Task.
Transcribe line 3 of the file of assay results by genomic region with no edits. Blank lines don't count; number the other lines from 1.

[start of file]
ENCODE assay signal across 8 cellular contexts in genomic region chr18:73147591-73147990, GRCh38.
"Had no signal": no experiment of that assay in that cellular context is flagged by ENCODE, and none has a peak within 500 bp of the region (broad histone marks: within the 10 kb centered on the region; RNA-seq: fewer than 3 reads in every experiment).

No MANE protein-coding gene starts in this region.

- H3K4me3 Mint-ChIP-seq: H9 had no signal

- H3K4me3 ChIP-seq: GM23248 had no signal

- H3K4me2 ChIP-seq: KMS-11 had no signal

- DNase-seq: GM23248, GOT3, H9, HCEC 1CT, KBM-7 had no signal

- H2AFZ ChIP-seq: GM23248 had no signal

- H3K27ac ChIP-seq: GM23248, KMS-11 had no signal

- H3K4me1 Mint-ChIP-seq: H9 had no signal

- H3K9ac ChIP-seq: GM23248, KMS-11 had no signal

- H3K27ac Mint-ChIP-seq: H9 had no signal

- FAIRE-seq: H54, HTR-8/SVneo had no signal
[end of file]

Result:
No MANE protein-coding gene starts in this region.